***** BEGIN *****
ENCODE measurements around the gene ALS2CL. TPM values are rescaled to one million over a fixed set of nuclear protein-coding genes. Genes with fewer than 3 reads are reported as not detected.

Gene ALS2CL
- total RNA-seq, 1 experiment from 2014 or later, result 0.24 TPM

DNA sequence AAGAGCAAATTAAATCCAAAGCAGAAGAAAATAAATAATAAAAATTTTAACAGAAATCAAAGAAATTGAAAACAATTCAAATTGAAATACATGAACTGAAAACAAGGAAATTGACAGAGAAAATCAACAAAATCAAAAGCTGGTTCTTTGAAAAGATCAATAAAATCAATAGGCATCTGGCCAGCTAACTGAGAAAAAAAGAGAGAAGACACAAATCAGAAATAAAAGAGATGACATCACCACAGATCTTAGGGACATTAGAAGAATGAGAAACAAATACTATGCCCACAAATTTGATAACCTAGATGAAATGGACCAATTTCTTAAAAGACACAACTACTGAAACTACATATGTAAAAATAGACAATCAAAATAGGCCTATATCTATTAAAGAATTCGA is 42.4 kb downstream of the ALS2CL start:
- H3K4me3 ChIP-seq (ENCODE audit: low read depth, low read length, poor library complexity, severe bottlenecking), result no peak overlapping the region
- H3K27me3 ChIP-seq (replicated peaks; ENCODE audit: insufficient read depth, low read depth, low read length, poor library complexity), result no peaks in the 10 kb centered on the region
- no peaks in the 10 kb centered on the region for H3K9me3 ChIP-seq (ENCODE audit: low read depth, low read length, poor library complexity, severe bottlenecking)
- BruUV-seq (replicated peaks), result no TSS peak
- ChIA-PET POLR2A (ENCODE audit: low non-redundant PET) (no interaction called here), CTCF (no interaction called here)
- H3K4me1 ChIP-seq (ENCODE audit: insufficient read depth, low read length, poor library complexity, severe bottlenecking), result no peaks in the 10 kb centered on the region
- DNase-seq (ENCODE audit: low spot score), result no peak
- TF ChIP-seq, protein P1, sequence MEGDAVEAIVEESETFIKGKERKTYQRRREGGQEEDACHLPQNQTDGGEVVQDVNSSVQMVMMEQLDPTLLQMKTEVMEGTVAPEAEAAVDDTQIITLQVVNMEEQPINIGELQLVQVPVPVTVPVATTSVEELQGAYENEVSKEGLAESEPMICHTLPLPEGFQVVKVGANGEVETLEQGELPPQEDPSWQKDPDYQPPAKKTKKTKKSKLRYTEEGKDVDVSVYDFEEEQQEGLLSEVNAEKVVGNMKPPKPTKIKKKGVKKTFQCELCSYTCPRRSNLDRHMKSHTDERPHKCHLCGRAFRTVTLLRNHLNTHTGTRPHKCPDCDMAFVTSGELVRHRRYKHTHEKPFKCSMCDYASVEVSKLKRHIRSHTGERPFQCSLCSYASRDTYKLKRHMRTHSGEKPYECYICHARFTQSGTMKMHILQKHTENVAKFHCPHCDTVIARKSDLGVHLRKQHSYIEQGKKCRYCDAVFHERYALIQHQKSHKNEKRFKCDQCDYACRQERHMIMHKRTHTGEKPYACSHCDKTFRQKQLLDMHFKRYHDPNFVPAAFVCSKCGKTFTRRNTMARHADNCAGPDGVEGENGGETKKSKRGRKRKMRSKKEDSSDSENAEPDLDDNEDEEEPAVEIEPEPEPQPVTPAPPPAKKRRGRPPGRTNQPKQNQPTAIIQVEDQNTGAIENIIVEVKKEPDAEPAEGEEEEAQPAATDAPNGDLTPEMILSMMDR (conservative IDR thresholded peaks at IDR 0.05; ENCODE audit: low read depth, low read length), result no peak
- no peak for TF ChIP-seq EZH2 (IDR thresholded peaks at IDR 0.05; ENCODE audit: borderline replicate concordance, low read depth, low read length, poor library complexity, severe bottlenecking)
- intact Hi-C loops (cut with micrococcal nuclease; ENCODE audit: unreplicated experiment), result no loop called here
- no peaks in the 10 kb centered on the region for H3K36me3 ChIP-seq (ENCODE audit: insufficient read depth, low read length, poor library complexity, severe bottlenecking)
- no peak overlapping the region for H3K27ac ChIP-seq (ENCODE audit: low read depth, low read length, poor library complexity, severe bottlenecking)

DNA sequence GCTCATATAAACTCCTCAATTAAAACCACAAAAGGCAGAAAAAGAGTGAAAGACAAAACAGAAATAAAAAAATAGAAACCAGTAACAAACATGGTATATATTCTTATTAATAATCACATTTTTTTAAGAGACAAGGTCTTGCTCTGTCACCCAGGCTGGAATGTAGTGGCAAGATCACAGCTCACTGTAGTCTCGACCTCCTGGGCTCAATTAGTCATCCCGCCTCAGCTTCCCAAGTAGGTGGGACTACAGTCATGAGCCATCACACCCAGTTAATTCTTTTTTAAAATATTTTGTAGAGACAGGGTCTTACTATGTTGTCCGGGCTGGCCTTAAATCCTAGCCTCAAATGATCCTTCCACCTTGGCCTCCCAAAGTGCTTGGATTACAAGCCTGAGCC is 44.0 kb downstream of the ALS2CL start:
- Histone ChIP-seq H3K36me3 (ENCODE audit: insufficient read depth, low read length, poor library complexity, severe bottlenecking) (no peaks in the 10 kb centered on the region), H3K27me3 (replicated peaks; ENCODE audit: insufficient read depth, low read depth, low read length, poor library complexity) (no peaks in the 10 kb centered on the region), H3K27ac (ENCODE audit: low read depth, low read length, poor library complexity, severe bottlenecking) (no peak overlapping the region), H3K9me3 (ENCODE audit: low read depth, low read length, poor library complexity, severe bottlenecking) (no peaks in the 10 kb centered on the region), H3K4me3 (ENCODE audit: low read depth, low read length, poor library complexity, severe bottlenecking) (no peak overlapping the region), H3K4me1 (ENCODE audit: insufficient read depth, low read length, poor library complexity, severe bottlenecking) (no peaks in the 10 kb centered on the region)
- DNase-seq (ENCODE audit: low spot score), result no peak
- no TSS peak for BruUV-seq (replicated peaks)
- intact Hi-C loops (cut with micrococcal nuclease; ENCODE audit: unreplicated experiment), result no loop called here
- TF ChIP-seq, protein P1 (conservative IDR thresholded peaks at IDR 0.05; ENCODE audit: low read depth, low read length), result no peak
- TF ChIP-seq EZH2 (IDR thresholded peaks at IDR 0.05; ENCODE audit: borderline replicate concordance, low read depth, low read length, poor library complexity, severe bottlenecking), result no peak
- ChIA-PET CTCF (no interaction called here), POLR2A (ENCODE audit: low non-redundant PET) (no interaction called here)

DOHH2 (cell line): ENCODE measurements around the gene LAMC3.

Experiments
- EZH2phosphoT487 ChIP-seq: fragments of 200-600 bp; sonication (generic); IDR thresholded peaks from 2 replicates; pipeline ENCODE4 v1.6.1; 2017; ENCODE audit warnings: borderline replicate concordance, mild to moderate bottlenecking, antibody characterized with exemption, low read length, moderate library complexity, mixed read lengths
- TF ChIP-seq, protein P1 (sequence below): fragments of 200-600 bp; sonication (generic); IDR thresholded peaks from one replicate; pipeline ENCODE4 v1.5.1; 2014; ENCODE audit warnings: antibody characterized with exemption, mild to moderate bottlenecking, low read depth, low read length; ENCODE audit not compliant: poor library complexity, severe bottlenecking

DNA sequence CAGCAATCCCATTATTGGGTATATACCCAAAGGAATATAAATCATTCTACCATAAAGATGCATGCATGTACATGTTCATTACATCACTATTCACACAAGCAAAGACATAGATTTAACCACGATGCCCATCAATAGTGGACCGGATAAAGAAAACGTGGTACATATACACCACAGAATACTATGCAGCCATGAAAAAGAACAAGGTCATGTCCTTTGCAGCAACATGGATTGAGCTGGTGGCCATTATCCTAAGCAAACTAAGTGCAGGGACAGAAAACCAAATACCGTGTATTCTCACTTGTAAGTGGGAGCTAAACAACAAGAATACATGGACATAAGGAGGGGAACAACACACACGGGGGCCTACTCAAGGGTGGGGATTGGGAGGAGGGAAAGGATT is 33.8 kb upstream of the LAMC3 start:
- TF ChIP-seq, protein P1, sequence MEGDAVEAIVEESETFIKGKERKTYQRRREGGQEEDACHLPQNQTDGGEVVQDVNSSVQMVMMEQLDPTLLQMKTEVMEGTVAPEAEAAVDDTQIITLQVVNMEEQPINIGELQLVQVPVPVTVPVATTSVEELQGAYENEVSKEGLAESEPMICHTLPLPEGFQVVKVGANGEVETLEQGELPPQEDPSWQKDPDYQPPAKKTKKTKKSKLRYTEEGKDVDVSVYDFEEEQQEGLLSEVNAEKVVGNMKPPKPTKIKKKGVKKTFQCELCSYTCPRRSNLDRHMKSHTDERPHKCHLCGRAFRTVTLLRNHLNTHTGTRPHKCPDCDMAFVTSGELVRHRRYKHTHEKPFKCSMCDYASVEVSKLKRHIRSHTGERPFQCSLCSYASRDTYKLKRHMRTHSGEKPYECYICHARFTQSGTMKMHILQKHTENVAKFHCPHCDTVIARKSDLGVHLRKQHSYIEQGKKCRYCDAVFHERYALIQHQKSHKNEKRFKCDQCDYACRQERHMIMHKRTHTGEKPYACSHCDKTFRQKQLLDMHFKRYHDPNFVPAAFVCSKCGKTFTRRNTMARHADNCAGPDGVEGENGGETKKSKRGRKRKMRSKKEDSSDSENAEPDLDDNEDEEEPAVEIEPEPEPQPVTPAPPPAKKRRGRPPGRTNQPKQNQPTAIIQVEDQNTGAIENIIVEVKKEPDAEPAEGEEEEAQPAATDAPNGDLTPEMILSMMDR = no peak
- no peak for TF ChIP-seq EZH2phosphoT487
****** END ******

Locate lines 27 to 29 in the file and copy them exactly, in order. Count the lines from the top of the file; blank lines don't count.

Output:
- EZH2phosphoT487 ChIP-seq: fragments of 200-600 bp; sonication (generic); IDR thresholded peaks from 2 replicates; pipeline ENCODE4 v1.6.1; 2017; ENCODE audit warnings: borderline replicate concordance, mild to moderate bottlenecking, antibody characterized with exemption, low read length, moderate library complexity, mixed read lengths
- TF ChIP-seq, protein P1 (sequence below): fragments of 200-600 bp; sonication (generic); IDR thresholded peaks from one replicate; pipeline ENCODE4 v1.5.1; 2014; ENCODE audit warnings: antibody characterized with exemption, mild to moderate bottlenecking, low read depth, low read length; ENCODE audit not compliant: poor library complexity, severe bottlenecking

DNA sequence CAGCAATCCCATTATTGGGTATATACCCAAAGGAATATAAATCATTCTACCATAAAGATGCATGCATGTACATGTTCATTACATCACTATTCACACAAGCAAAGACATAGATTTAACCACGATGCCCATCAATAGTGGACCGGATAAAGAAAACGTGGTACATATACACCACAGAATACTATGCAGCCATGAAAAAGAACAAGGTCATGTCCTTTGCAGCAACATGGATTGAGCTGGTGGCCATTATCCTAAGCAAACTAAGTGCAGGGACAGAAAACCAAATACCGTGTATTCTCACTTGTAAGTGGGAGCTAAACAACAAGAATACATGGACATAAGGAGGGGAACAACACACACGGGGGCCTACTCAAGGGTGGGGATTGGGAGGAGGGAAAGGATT is 33.8 kb upstream of the LAMC3 start: